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Headed Ring That Smuggled Hardware to Iran : Prison Terms Given Pair in Theft of Jet Parts

Times Staff Writer

Two brothers who masterminded a ring that smuggled stolen Navy jet fighter parts to Iran were sentenced to prison terms by a U.S. District Court judge Monday, despite efforts by one defendant to withdraw his guilty plea and take the case to trial.

Judge Leland Nielsen sentenced Franklin Agustin, 48, of San Diego, the ring’s West Coast kingpin, to 13 years in custody and ordered that he pay a $100,000 fine for his role in funneling an estimated $7 million in F-14 jet parts to the Persian Gulf nation. The defendant, who suffers from a serious lung infection, will initially be held at the federal medical facility in Springfield, Mo.

Edgardo Agustin, meanwhile, lost a bid to withdraw his guilty plea and go to trial on as many as 90 counts of conspiracy, interstate transport of stolen federal property, exportation of military equipment and making false statements. The 46-year-old defendant from Jamaica, N.Y., instead received an 18-year prison term and was fined $100,000.

Assistant U.S. Atty. Philip Halpern, who prosecuted the government’s case along with Charles S. Crandall, called the sentences “gratifying” and “befitting the severity of these offenses.” The prosecutors had, however, sought a 27-year prison term for Edgardo Agustin, the maximum penalty possible under his plea bargain.

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The Agustins were the last of 10 people sentenced in connection with the international smuggling ring, which operated from at least 1981 until 1985. According to prosecutors, the smuggling operation sold military hardware stolen from the aircraft carrier Kitty Hawk, other ships and the Naval Supply Depot at North Island.

Federal agents say Franklin Agustin cultivated a network of sailors and Navy civilian employees to obtain the parts and ran the ring from his National City insurance office. His brother, Edgardo, used an East Coast company to ship the stolen jet parts--including flight computers and parts for the Phoenix missile--to England. From there, they were sold to Iran, a country that needs spare parts for its American-made jets.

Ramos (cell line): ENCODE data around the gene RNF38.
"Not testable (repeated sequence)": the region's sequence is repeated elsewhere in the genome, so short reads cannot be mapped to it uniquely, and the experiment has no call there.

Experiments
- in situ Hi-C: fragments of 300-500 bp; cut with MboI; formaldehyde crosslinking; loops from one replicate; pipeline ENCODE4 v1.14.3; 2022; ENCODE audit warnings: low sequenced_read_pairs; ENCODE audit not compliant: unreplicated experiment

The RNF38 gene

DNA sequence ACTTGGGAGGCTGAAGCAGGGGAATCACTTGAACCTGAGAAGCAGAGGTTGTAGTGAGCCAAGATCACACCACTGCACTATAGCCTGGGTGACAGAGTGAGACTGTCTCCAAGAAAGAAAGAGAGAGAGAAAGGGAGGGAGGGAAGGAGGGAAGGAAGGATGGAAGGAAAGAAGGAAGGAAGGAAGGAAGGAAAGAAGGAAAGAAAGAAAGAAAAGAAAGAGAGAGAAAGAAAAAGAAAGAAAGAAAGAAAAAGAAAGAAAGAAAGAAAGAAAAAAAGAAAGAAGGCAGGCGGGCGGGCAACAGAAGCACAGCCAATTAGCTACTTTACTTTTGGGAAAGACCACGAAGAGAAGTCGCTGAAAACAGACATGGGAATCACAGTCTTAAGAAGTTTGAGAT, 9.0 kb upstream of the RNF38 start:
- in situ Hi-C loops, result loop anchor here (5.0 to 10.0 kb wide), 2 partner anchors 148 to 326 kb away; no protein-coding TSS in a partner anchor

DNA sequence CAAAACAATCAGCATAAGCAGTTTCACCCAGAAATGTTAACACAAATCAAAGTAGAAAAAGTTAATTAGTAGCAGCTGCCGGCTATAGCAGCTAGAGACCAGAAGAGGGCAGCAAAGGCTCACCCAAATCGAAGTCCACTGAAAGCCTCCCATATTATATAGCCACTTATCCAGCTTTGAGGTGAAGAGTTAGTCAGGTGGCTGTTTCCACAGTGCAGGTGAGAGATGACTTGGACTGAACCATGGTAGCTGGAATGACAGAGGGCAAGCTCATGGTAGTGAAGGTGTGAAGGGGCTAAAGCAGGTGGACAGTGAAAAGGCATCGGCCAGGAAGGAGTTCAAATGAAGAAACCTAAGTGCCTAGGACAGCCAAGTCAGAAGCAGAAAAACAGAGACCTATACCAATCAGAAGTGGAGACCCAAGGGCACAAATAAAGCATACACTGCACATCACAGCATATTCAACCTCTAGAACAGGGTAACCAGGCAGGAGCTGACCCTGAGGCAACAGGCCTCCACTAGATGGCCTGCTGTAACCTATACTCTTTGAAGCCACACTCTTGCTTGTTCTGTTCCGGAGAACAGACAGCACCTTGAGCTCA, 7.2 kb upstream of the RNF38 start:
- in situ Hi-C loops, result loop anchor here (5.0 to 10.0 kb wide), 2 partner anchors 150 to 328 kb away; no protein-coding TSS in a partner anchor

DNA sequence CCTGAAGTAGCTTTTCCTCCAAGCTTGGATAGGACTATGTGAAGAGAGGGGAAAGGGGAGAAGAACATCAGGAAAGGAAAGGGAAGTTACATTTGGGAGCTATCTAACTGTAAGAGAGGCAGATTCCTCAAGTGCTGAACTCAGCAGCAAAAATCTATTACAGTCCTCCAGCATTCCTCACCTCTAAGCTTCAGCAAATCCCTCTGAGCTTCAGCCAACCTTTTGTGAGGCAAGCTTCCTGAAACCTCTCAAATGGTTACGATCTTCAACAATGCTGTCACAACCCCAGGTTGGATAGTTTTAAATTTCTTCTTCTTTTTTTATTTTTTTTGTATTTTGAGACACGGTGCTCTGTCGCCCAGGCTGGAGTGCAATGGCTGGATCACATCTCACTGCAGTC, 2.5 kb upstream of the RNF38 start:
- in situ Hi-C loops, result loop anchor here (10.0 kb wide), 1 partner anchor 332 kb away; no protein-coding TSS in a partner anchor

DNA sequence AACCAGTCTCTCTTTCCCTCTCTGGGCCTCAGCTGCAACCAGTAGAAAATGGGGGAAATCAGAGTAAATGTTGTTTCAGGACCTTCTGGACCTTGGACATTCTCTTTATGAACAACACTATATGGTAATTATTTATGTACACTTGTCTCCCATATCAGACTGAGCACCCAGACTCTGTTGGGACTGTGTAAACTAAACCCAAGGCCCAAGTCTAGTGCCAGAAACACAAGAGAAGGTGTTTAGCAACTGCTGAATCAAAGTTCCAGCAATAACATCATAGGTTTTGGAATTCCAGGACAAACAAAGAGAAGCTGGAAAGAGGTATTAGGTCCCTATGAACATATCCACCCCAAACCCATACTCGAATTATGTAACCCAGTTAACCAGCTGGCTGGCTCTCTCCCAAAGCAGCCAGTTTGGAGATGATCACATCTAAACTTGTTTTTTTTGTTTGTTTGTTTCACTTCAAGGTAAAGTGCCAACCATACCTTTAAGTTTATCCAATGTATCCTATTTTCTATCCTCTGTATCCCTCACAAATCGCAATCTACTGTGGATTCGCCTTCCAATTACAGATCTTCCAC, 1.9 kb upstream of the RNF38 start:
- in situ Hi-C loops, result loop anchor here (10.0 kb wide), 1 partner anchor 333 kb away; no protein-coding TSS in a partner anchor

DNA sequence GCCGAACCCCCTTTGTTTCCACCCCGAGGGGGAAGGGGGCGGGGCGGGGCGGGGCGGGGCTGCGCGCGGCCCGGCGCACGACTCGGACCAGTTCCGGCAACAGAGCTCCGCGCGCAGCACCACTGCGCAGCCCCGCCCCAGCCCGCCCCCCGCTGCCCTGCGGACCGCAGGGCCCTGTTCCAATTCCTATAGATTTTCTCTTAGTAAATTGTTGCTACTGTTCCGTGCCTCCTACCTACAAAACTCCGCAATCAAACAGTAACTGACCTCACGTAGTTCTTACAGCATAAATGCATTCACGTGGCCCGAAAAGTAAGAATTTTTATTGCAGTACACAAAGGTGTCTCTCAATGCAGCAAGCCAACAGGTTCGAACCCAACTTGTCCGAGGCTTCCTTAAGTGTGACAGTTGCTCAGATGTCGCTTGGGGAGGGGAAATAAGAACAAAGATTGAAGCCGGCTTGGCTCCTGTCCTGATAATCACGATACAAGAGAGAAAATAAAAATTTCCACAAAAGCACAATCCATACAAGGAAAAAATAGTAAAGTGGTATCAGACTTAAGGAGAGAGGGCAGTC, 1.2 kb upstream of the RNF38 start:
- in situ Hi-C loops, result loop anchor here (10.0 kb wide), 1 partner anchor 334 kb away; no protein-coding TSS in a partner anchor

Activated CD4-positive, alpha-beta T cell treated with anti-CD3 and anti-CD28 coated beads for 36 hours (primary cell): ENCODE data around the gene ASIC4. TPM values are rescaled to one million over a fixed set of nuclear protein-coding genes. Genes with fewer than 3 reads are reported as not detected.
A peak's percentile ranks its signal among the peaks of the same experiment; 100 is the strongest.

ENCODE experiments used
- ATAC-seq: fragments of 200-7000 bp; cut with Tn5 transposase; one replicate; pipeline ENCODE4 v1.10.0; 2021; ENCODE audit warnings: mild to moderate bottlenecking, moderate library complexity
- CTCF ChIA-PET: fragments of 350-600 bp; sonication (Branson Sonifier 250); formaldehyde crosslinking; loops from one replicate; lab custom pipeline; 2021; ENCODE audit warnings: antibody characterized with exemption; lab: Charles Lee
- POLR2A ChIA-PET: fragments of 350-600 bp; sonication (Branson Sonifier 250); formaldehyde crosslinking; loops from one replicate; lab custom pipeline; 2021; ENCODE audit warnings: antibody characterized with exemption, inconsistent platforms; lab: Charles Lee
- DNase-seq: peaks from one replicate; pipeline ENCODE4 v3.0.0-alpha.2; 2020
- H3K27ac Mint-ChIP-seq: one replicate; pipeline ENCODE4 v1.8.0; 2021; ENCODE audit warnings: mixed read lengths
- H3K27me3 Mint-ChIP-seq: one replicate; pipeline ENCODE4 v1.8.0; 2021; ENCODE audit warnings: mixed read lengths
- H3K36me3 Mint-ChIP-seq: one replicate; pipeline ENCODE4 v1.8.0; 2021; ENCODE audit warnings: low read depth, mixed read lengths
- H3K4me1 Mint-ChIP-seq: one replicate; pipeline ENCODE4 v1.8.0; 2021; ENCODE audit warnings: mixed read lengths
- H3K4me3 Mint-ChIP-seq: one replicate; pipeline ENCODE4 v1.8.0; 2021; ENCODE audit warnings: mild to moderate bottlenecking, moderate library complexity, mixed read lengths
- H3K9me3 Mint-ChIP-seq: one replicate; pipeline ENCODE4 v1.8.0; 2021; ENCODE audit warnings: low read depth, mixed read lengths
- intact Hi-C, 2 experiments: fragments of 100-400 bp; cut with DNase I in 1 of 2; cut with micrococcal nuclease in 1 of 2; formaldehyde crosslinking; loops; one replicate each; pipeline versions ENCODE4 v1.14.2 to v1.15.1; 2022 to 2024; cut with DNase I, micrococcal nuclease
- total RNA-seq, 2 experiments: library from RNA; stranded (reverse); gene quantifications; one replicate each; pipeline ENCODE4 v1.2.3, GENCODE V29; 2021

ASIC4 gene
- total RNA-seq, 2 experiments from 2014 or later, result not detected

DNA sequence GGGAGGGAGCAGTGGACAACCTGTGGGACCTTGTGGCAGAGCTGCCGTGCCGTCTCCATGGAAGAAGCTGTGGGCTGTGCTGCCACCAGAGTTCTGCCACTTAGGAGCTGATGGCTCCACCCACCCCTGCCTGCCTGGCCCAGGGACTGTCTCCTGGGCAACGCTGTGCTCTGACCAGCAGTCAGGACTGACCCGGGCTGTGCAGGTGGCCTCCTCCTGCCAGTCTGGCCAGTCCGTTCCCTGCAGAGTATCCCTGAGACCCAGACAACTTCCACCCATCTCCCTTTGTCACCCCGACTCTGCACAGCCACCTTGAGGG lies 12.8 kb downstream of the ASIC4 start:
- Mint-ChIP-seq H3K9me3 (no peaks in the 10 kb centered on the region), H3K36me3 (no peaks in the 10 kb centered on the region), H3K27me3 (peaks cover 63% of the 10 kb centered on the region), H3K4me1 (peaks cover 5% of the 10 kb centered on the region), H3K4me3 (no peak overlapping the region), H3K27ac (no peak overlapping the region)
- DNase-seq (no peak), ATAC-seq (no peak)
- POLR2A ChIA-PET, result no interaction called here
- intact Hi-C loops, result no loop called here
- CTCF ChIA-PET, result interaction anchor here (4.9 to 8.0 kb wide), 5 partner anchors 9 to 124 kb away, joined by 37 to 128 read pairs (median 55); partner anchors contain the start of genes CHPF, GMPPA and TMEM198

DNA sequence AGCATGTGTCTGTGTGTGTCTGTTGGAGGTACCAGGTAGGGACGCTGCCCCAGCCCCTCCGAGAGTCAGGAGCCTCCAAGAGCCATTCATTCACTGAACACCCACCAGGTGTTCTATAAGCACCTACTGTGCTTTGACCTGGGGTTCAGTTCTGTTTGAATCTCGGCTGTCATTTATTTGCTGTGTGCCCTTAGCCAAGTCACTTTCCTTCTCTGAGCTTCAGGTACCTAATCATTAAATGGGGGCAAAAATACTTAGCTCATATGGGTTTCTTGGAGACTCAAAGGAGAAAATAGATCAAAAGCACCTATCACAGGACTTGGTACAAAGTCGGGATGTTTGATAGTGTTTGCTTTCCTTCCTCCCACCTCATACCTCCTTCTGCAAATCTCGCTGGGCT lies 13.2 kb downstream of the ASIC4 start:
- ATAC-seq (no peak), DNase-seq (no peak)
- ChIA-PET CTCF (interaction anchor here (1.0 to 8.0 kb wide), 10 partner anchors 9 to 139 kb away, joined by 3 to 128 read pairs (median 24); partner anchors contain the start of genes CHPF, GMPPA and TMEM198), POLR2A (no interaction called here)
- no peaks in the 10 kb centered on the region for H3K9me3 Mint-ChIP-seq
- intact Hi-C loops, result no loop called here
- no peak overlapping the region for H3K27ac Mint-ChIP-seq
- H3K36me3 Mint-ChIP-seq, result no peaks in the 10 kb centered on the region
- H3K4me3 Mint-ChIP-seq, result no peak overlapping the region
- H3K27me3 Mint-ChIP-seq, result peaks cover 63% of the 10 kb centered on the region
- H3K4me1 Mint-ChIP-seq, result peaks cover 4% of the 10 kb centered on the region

Last summer, prosecutors in the highly publicized case struck a plea bargain with defense attorneys for the two Filipino brothers, who pleaded guilty to four felony counts.

But in a surprise move, Edgardo Agustin in November sought to withdraw his guilty plea on grounds that he was misled by his New York City attorney, Lonn E. Berney. The defendant also said he never would have agreed to a plea bargain had he known that U.S. officials were secretly selling arms to Iran.

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On Monday, Agustin’s new lawyer, Lynn Ball of San Diego, attempted to convince Judge Nielsen that his client was “duped” by Berney, who Ball said had “promised” Agustin that he would spend no more than five years in prison under the plea bargain.

“I trusted him. . . . He had a brochure that said he was an undefeated lawyer,” Agustin said. He added that he pleaded guilty and testified under oath that he had, indeed, shipped the parts to Iran only because Berney told him to do so.

“You mean to say that when you were asked, under oath, whether you caused a carton (of parts) to be shipped from San Diego . . . to England, and you answered yes, you were lying?” Crandall asked Agustin Monday.

“Yes,” the defendant replied. "(Berney) told me to say yes on everything, on all the questions.”

Agustin also argued Monday that revelations about the Reagan Administration’s sale of arms to Iran were grounds for permitting him to change his plea.

Elsewhere in the country, news of the the government’s covert provision of arms to Iran has disrupted the prosecution of individuals charged with violating embargoes stemming from the seizure of the U.S. Embassy in Tehran in 1979.

Nielsen, however, rejected Agustin’s claim that he was misled by his attorney and was clearly unimpressed with the defendant’s attempt to link his case with the Iran-contras affair unfolding in Washington. The judge has said the government dealings have no bearing on this case.


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